Imaging Diagnostic Systems, Inc. (IMDS) has developed a revolutionary imaging device for the detection of breast abnormalities. CTLMTM - Computer Tomography Laser Mammography Systems will be manufactured, marketed, and sold by the company in the U.S. and international markets.

CT Laser Mammography
Computed Tomography Laser
Mammography (CTLM)

CTLM utilizes the Company’s ultra-fast laser imaging technology to acquire data to allow visualization of the interior structure of the breast. The examination procedure is simple. A woman lies down on a special table with one breast at a time suspended freely in a scanning chamber. Laser illumination is maintained as a single beam, rather than as a beam fan of previous designs. Both the detectors and the laser beam orbit around the object being scanned, and a circular array of multiple detectors acquires data at several hundred positions in the 360½ orbit. Data-acquisition time for each detector can be varied from microseconds to milliseconds, and all detectors are gated to sample at the same moment in time.

The laser beam projection apparatus and the detector ring are moved 2 mm and another slice plane of data is acquired. Data from each individual slice plane is used to reconstruct an image of the interior structure of the breast with a thickness of 2 mm. The process of moving the laser beam and detectors is repeated until the entire breast from the nipple to the chest wall is imaged. An analogy would be visualizing a loaf of bread standing on end. Each slice of the loaf represents a slice plane of the loaf. The individual slices can be taken out of the loaf, turned sideways, and the bread bonded by the crust can be seen. Similarly, each slice plane image of the scanned breast can be viewed and interpreted.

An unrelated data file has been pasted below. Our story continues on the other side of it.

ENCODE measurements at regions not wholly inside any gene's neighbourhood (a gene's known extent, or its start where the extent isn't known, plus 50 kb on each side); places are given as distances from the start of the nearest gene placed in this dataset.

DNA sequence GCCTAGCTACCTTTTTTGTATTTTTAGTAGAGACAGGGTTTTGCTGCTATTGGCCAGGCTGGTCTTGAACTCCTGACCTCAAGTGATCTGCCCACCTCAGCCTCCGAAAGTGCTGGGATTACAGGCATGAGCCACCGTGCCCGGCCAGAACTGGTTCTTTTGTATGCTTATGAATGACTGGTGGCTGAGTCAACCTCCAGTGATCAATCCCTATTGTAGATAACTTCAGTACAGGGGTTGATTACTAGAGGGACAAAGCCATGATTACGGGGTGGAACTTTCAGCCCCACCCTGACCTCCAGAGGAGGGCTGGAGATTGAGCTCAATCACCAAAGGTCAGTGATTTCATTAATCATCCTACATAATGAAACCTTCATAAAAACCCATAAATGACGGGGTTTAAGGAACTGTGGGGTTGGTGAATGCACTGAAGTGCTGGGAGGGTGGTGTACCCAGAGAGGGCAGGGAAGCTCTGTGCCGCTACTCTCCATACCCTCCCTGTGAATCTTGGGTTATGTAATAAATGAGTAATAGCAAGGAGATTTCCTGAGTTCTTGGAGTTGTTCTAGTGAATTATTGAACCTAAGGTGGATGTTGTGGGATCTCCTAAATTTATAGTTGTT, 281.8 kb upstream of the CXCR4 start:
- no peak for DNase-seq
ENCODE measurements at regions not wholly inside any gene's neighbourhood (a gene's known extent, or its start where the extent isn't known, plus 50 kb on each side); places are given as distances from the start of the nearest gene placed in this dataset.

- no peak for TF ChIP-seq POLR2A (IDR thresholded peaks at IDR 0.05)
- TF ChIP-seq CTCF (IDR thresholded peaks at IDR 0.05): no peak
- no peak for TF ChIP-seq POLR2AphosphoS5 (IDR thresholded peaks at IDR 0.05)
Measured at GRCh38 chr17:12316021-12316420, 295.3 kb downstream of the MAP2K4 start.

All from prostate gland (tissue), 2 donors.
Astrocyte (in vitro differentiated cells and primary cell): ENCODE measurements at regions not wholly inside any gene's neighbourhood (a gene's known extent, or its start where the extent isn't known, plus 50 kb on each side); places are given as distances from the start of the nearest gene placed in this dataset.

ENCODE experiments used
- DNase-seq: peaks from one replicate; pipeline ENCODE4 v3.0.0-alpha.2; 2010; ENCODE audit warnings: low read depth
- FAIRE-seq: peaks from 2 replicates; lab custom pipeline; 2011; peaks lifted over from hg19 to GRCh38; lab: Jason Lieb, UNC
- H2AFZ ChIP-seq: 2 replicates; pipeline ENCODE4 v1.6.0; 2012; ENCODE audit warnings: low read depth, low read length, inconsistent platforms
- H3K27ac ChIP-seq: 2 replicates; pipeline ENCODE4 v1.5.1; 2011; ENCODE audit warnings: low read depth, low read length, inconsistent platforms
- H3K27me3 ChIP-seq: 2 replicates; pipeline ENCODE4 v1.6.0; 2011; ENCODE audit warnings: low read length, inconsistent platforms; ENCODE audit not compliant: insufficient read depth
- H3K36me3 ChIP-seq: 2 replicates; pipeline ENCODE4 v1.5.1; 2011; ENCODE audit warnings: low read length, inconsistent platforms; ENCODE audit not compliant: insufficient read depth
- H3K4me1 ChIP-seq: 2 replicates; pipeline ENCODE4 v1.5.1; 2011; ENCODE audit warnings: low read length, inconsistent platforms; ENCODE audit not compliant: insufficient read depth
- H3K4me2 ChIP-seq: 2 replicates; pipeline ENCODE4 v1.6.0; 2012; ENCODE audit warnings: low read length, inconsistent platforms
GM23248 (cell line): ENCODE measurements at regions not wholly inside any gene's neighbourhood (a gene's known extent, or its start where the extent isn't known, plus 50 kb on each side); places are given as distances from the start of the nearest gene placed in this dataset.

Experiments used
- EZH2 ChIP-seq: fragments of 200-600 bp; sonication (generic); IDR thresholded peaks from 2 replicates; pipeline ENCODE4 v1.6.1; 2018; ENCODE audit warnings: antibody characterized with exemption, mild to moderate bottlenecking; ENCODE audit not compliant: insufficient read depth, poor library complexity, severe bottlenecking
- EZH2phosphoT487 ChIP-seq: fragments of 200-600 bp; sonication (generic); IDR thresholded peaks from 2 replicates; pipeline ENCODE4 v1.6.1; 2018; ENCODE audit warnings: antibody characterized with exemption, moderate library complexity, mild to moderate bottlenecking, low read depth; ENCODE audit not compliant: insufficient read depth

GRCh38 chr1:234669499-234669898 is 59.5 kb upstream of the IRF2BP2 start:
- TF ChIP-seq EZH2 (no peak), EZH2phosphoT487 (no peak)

With CTLM the computer controls the entire sequence, unlike mammography where the technician’s technique is critically important to the quality of the examination,. The technician’s only tasks are to initiate the scan and assure that the woman lies still while the procedure is performed. After the first breast is scanned, the woman is moved to position her other breast within the scanning chamber. The prone position is comfortable and since no breast compression is required there is no discomfort during the examination. Lack of breast compression is a significant motivation for women to have the CTLM procedure performed. Bilateral examination of the breasts requires less than 15 minutes from undressing, scanning, and dressing.